When you look at it on a map, there’s no denying the temptation to push West further south, maybe even trying to connect it to Lake Wheeler. That would be a great downtown connection to Dix Park. With current politics, pushing aside Heritage Park wouldn’t be popular. However, from a strictly planning point-of-view, it’s worth a look.

I’m not advocating it. I do think there might be plans for a major road shakeup in this area in the next 3-5 years.

The end of South West Street at South Street.

The end of South West Street at South Street. January 2018.

Either way, West Street will continue to grow and play an important role for downtown in the coming years.

A Walk Around Caswell Square

Graffiti on a building in Caswell square, December 2016

Some of the locals at Caswell Square, December 2016

Caswell Square has made the news recently as a piece of the state-owned land is being considered to be sold to a private developer. A few buildings on the square are planning to be renovated for medical offices. The North Carolina Council of State needs to approve the sale of these properties.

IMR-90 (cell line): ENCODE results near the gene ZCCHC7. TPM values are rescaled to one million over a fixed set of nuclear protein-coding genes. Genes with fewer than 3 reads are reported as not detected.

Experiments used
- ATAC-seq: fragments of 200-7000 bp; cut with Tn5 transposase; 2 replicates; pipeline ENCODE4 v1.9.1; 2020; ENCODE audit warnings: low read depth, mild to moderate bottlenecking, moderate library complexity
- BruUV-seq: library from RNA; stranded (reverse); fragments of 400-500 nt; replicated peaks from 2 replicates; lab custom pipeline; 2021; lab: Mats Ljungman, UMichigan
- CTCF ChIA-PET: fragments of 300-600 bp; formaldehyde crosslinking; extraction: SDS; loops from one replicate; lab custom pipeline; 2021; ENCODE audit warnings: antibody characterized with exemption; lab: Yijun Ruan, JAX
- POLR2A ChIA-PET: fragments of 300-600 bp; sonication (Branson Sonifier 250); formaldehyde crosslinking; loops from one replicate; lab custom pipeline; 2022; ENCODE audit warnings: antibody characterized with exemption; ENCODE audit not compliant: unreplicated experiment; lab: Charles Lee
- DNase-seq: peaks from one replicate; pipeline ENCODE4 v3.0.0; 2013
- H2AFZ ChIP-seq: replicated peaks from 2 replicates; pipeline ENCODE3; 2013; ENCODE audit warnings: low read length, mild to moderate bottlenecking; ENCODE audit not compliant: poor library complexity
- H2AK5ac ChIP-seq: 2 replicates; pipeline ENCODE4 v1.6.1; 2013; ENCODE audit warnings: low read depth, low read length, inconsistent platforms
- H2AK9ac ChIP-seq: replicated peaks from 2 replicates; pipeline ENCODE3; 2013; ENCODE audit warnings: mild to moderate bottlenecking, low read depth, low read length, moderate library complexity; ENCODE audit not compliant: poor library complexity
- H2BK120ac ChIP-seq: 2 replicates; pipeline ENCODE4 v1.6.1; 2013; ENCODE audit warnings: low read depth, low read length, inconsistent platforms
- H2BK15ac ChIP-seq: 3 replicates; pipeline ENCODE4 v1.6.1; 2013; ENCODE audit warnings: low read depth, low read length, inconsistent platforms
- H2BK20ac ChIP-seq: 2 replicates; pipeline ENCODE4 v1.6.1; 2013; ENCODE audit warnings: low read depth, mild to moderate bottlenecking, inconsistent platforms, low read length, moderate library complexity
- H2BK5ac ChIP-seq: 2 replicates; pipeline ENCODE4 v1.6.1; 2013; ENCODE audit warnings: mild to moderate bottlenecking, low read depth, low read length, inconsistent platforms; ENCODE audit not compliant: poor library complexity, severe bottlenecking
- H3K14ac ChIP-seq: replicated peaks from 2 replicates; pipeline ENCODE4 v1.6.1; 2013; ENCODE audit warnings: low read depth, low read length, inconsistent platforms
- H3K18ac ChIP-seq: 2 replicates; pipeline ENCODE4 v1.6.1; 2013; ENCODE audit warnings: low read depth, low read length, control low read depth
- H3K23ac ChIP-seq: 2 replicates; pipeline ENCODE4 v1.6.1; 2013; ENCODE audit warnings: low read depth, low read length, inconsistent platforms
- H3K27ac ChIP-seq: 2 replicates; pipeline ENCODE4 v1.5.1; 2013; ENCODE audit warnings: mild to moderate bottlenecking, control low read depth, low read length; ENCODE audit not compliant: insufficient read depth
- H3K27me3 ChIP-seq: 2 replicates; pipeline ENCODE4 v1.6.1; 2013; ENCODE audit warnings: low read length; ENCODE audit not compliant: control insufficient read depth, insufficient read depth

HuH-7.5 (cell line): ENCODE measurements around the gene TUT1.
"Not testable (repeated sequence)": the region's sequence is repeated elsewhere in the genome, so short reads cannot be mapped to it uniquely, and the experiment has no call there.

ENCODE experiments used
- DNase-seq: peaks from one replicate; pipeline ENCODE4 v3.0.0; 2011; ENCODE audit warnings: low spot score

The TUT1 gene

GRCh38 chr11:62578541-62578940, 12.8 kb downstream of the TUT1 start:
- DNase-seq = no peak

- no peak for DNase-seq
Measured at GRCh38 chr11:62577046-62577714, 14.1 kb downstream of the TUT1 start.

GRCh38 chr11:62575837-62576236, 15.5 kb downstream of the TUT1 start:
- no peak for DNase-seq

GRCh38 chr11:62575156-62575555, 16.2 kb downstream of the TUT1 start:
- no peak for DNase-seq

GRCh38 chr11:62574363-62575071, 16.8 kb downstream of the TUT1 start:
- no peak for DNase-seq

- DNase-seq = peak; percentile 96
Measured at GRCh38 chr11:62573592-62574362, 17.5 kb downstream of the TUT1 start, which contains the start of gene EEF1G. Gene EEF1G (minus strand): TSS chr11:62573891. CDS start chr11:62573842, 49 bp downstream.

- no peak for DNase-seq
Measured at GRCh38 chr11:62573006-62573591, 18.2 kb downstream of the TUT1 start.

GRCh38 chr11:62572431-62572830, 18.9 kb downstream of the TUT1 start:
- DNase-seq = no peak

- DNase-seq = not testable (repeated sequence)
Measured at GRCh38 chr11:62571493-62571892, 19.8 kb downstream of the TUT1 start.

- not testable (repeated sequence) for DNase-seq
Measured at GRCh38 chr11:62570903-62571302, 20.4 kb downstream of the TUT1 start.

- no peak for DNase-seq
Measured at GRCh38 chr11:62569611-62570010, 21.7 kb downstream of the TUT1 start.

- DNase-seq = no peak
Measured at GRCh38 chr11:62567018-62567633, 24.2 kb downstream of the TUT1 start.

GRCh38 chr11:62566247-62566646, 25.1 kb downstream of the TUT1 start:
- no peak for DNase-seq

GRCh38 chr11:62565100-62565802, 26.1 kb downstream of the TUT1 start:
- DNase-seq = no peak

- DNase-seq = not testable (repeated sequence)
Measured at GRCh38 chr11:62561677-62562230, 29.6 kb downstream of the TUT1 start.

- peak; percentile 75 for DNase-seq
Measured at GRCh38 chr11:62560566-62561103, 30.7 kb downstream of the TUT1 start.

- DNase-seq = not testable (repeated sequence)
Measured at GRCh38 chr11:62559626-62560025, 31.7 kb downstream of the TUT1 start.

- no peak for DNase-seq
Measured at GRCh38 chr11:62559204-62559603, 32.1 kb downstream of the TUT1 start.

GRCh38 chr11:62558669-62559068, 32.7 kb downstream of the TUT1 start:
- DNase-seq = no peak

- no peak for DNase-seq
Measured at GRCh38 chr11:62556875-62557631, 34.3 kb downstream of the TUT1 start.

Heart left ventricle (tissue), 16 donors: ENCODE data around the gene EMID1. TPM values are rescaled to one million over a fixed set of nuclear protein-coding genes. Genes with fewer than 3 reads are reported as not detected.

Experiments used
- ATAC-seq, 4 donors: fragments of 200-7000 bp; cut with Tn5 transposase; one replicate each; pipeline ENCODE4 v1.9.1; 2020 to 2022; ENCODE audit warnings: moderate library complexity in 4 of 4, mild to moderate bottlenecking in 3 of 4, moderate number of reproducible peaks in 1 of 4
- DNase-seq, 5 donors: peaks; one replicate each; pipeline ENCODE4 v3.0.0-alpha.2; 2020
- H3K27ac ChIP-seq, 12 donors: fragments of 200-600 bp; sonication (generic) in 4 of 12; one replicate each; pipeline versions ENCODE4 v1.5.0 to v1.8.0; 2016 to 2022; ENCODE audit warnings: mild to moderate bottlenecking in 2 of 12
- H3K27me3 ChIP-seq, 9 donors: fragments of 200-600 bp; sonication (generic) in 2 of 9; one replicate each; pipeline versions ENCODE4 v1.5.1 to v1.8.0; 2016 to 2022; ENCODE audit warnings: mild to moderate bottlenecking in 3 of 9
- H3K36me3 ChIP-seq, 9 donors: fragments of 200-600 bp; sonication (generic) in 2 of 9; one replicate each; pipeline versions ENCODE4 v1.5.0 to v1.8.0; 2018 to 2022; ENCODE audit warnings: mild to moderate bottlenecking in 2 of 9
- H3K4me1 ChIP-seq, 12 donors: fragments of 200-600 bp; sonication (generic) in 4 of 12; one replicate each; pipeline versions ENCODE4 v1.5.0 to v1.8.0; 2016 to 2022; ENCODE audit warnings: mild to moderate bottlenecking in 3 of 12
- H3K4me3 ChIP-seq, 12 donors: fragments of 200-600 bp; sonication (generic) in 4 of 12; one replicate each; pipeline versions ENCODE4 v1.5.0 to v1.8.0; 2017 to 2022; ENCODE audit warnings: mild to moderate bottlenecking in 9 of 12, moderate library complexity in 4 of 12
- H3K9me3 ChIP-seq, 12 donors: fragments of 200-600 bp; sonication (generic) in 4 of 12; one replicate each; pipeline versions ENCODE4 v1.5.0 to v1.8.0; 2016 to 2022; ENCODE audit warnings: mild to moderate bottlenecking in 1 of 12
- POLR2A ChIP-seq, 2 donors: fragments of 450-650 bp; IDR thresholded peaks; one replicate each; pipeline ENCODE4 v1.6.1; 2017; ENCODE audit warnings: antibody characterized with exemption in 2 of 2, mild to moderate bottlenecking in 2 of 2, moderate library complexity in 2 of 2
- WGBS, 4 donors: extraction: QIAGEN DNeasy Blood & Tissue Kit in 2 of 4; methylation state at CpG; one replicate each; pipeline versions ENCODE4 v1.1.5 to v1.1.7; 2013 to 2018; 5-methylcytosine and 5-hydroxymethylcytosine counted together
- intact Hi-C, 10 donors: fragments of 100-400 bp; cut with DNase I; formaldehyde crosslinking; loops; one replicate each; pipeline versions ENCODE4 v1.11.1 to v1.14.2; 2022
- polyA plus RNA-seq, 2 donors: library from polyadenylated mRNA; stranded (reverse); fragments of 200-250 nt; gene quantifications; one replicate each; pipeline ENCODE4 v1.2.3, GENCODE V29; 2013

At first, it doesn’t sound like a big deal but if you aren’t familiar with Caswell Square then allow me to inform you.

Caswell Square is one of the original squares of the William Christmas plan. This plan laid out the street network for Raleigh and was to include five public squares, owned by the state.

You almost certainly have heard of Nash and Moore Square, operating as parks today, and also Union Square, where the historic North Carolina Capitol building sits. Lesser known Burke Square has the Governor’s Mansion, also called the Executive Mansion, and finally, Caswell Square.

Bounded by Lane and Jones Streets to the North and South, McDowell and Dawson to the East and West, Caswell Square, for over 100 years, has had state government buildings on it.

Interior of Caswell square, December 2016

Interior of Caswell square, December 2016

The entire block is now consumed by buildings and surface parking. Some of those buildings are even empty and boarded up. Still owned by the state, they sit waiting to be torn down or for renovation work to take place.